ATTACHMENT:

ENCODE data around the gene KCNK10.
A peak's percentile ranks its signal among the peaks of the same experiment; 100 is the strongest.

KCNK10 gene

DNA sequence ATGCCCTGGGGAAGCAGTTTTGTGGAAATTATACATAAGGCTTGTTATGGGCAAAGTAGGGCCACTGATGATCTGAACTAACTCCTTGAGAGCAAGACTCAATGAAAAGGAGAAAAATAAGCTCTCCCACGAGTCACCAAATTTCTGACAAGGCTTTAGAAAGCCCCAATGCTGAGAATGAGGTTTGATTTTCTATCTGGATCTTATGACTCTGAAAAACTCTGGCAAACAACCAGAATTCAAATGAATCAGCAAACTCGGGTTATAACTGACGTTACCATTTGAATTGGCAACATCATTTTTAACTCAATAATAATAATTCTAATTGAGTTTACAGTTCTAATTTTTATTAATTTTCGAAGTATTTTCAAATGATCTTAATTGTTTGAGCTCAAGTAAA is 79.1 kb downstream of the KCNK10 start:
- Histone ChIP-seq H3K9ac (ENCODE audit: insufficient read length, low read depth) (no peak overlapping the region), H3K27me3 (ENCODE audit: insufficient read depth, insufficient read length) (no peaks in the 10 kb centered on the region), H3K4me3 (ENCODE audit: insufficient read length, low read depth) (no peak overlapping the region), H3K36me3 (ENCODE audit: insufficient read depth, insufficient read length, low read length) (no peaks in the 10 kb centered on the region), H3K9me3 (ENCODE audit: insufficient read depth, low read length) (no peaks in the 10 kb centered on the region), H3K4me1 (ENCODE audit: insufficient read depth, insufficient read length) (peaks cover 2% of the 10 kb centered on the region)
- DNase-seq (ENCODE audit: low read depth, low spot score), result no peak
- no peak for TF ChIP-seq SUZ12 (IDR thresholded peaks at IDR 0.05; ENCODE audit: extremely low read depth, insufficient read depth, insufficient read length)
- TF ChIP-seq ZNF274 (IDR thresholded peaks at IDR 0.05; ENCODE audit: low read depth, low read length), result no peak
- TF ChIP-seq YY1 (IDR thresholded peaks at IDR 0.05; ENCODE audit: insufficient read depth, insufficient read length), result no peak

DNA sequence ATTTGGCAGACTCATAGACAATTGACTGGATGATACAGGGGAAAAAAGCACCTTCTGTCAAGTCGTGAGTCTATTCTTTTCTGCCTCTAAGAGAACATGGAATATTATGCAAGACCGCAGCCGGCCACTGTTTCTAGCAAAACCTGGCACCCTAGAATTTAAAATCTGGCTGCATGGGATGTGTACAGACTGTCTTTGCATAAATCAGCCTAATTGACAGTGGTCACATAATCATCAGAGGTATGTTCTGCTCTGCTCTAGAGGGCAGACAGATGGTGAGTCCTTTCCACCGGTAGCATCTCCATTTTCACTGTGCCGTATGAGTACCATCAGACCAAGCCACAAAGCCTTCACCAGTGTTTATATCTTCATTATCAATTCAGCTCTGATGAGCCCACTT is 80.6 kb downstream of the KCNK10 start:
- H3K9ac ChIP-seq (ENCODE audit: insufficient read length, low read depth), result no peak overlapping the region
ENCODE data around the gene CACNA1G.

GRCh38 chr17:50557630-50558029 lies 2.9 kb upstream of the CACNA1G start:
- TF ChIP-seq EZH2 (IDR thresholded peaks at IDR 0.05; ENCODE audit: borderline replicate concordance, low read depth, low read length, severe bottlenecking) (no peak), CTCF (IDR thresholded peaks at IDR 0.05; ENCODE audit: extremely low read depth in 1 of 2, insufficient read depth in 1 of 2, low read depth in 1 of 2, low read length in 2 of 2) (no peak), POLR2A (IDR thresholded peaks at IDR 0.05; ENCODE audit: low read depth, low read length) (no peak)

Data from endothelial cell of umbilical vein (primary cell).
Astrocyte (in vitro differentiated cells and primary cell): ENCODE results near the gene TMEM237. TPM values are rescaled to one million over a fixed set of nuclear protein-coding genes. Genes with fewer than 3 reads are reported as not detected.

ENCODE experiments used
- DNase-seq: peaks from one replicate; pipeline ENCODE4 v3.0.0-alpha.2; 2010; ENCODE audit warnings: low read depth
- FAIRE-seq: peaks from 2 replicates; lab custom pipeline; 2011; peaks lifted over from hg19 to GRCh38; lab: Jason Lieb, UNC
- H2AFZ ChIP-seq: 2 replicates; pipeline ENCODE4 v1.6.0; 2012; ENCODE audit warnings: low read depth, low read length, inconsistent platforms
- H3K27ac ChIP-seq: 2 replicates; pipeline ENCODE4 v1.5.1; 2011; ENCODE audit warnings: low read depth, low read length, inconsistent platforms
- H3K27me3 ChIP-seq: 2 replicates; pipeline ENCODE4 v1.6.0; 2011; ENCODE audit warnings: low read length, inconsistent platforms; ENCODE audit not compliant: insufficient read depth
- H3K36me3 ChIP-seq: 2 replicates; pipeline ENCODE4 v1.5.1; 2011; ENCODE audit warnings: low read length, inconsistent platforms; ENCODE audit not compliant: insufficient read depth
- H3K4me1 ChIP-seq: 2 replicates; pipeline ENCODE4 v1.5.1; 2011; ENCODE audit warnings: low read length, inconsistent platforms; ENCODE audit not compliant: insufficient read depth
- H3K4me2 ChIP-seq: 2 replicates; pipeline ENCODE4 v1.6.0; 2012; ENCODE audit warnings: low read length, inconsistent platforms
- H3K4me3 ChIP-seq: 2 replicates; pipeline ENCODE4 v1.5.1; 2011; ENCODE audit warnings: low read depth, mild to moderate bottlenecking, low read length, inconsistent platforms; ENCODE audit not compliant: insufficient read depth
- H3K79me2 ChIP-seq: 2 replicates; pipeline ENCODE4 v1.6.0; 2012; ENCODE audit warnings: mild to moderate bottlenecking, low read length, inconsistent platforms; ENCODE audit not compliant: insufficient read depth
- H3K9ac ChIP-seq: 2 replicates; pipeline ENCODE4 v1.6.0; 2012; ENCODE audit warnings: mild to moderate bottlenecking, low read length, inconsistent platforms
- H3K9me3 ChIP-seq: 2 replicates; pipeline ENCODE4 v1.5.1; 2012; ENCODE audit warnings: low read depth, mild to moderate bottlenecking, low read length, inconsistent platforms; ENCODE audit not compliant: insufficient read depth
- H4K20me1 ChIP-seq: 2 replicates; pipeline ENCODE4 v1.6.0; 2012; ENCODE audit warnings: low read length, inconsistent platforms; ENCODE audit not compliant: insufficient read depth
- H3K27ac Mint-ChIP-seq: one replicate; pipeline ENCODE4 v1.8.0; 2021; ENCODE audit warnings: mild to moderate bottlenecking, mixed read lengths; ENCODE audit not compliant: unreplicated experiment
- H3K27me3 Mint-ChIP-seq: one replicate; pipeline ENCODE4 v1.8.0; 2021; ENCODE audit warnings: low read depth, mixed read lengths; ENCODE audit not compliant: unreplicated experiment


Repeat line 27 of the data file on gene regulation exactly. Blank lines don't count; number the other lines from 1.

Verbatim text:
- H3K79me2 ChIP-seq: 2 replicates; pipeline ENCODE4 v1.6.0; 2012; ENCODE audit warnings: mild to moderate bottlenecking, low read length, inconsistent platforms; ENCODE audit not compliant: insufficient read depth